Mar 10, 2011
All exterior doors should be either metal or solid core, 1 3/4” wood. Glass or thin wood panels, in or near the doors, can be protected by installing polycarbonate glazing and secured with one-way screws.
Security devices for windows vary depending on the type of window and its location. All accessible basement, first, and second story windows in a private residence need securing. Second story windows can be accessed by a ladder, trash can, nearby tree, or garage rooftop. Because of its construction, the crescent latch found on a double hung window is not an adequate security device and will not withstand a simple attack. Its only function is to keep the upper and lower windows together.
The following methods and devices are suggested for securing several types of window openings: To pin these types of windows, drill a hole through each top corner of the inside sash and three-quarters of the way through the outside sash at a slight downward angle. Insert two 5/16” diameter eyebolts, one on each side of the window. The bolts should fit loosely enough in the holes so that they are easy to insert and remove.
Some pinning techniques may damage thermal pane seals. A separate set of holes can be drilled into the outside sash approximately three to four inches above the inside sash so that the window can be left open for ventilation. This prevents the window from being opened further than the three or four inches allowed.
Casement windows cannot be secured in an open position, but can be secured by commercial locking devices when closed. This type of window should never be left open and unattended.
Louvered (Jalousie) Openings:
This type of opening offers no resistance to force. The glass panels should be replaced with impact-resistant polycarbonate and pinned to the groove with one-way screws.
Small basement windows are one of the most popular means of entry. These windows should be secured with grilles or bars that contain a safety latch for inside openings.
Sliding Patio Doors/Windows are Special Security Problems:
Drill a downward sloping hole through the top rail of the sliding door and into, but not through, the tip rail of the fixed doors overlap. Insert a pin (or nail) to lock. Tighten adjustment screws to prevent lifting door out of channel.
- Use a deadbolt lock with a one-inch throw bolt or a heavy-duty drop-bolt lock. Install a highly pick-resistant cylinder.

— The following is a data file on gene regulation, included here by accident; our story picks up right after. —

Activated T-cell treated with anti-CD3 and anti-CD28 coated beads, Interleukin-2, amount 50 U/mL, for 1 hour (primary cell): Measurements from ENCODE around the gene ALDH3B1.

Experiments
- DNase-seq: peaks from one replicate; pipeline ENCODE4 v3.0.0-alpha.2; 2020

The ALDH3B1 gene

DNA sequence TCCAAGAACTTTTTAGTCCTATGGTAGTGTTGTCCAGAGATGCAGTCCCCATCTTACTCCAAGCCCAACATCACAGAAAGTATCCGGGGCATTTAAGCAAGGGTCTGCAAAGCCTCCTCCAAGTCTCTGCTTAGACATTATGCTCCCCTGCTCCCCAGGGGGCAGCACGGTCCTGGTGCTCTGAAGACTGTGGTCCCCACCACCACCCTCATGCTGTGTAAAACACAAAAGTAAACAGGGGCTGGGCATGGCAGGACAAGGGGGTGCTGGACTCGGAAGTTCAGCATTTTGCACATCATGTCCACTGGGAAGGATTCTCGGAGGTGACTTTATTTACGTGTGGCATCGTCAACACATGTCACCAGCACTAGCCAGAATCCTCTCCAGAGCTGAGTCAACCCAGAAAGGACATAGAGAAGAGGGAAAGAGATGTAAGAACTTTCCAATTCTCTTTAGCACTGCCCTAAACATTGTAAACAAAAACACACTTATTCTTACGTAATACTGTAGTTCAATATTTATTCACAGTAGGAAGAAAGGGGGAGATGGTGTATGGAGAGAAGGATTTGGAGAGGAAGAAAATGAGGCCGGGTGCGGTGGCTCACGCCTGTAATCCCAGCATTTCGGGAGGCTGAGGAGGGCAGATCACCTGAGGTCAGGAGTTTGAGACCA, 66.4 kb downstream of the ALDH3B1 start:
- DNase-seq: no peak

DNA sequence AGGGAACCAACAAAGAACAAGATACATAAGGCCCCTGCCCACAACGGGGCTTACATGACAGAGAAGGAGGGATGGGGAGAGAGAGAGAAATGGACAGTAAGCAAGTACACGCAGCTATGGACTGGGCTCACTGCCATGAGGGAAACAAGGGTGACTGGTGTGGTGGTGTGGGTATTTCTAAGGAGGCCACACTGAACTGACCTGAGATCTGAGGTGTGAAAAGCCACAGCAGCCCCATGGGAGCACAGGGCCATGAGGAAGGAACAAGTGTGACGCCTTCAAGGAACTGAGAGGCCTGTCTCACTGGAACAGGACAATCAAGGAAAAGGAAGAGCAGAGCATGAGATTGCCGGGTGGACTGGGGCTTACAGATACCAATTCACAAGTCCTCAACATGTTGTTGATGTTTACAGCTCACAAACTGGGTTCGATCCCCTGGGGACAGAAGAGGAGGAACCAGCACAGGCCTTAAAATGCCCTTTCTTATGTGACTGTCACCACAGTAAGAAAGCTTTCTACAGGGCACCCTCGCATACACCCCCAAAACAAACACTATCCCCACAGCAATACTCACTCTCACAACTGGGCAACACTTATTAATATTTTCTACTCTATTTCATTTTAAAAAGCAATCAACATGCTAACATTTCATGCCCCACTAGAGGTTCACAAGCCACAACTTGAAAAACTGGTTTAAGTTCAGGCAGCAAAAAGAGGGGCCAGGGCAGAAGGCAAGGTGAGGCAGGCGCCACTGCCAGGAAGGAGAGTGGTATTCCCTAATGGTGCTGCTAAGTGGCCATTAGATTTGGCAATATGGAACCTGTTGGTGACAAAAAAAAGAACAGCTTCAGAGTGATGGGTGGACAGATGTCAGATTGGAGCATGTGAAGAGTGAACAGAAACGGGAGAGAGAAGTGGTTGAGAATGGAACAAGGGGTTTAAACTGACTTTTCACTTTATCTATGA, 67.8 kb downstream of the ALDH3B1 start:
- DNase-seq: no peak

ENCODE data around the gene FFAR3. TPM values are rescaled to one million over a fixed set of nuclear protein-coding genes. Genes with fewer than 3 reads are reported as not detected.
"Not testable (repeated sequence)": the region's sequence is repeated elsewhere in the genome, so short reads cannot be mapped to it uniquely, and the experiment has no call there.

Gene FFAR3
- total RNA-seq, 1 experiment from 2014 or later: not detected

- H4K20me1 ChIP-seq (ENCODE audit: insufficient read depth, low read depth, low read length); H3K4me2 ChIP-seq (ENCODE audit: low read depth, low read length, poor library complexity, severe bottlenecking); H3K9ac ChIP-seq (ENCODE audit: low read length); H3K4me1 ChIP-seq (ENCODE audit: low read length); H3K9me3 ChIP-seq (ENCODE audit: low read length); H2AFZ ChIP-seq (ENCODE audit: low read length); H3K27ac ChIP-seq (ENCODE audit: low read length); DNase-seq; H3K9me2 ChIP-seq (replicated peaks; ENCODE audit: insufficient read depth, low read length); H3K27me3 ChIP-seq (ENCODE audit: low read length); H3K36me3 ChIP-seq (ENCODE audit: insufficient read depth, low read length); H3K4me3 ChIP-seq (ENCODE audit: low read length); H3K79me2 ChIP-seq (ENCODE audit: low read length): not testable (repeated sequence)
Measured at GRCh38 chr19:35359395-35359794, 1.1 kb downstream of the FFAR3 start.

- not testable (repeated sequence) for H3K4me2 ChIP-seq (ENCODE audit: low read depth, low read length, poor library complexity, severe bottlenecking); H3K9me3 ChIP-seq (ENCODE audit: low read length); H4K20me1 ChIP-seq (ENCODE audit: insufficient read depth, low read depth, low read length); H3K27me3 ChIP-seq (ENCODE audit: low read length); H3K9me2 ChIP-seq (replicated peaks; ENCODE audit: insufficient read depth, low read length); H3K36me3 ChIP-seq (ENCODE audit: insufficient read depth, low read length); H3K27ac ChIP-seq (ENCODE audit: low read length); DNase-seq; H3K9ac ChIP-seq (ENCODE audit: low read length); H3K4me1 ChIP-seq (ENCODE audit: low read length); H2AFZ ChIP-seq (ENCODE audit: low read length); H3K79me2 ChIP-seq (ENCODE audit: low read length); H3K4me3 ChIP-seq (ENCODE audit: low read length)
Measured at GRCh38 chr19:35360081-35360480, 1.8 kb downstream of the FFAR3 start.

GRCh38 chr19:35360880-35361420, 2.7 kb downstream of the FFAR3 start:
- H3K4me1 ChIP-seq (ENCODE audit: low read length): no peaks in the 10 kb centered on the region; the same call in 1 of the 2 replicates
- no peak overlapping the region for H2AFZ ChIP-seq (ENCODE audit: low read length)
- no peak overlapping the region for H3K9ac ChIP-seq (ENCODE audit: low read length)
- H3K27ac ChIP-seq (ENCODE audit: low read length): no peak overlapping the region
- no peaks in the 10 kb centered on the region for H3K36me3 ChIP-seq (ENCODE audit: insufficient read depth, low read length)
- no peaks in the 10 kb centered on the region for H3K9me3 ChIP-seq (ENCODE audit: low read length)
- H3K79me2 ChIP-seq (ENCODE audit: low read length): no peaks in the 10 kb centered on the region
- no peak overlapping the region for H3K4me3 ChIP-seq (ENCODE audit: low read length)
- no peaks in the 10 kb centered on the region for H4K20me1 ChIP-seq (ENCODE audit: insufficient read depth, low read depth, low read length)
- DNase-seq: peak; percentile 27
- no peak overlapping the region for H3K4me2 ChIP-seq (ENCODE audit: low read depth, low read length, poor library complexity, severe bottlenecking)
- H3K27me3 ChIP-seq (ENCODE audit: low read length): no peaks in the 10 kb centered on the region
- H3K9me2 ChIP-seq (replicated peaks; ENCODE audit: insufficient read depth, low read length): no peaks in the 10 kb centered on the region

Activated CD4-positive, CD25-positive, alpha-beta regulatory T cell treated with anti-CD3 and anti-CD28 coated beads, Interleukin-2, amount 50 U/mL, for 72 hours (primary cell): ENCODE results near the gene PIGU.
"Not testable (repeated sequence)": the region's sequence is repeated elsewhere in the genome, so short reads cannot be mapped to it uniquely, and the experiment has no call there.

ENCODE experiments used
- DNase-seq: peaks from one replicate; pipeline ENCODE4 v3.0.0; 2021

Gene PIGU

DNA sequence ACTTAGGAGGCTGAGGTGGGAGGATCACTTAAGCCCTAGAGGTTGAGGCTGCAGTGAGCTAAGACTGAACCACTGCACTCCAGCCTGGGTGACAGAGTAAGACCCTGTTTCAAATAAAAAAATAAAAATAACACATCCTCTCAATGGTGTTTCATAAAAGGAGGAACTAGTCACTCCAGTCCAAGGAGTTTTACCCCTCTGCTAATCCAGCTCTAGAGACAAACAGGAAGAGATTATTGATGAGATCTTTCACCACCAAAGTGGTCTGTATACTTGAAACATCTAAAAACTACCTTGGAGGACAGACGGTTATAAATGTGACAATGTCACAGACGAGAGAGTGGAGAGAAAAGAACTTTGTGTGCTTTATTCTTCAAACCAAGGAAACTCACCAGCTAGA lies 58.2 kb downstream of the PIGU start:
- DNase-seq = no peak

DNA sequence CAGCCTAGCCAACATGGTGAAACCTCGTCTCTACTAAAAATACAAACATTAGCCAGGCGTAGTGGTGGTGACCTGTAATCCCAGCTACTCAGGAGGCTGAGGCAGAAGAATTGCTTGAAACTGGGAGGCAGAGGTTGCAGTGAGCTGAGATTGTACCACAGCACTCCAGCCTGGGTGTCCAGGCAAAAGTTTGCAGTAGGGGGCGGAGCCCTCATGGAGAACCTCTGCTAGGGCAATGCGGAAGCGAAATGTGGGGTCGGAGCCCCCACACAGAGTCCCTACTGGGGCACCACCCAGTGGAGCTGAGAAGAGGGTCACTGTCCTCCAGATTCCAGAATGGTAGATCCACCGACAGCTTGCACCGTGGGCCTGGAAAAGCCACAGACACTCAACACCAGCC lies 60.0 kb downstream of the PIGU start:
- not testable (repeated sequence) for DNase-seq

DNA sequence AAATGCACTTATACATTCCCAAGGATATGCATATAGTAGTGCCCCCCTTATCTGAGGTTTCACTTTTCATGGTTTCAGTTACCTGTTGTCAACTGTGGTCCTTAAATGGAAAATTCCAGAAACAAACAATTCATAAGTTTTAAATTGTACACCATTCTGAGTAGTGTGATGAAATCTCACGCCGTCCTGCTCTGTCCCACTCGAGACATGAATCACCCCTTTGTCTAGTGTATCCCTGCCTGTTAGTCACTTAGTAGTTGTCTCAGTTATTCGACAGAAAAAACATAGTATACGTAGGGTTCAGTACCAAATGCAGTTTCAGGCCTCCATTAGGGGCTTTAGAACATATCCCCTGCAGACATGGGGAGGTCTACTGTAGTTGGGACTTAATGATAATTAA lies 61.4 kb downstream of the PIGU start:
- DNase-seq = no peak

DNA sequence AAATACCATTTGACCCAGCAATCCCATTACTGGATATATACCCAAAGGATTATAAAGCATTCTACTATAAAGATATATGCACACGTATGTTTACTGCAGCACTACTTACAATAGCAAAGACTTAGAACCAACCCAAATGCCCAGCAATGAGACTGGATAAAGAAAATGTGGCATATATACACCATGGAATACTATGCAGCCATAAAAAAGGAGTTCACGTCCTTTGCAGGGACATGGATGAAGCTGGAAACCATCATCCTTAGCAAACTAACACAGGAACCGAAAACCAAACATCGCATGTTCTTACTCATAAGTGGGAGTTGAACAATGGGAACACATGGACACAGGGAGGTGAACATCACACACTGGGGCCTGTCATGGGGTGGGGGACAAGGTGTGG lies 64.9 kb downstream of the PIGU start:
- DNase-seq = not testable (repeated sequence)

- Protect the cylinder with a guard plate.
- Use a licensed locksmith.
- Do not use a dual cylinder lock that has a key in both sides to secure a residence. Although they offer protection, dual cylinder locks can also trap the occupants in the house in the event of a fire or other emergency.
OTHER SECURITY TIPS
- Lighting should be used to illuminate the perimeter of your house, especially the door areas. There should be enough light to see a silhouette; lights that are too bright will hamper viewing. Install the light fixture out of reach, and in a tamper-proof, weather resistant housing.
- Timers set to go on and off at various times should be used throughout the house when you are not at home.
- Shrubbery should be cut or designed so that it never provides a means of concealment and affords a clear, unobstructed view from both inside and outside the home.
- Air conditioners should be secured to the window opening to avoid being pulled out or pushed in.
- Attached garages are an access point into your home and should be as secure as your house. Other structures, such as unattached garages and tool sheds, should be secured with properly installed, high-quality locks.
- There are a variety of alarm systems available at different price ranges. To find one that suits your needs, consult with a reputable, well-established, security company.
- Prominently display alarm decals and yard signs.
- Obvious security greatly reduces the risk of attack by a burglar.
- Ask your local police department about Operation Identification, a program that reduces the risk of theft by inscribing valuables with a driver’s license number or other important identification.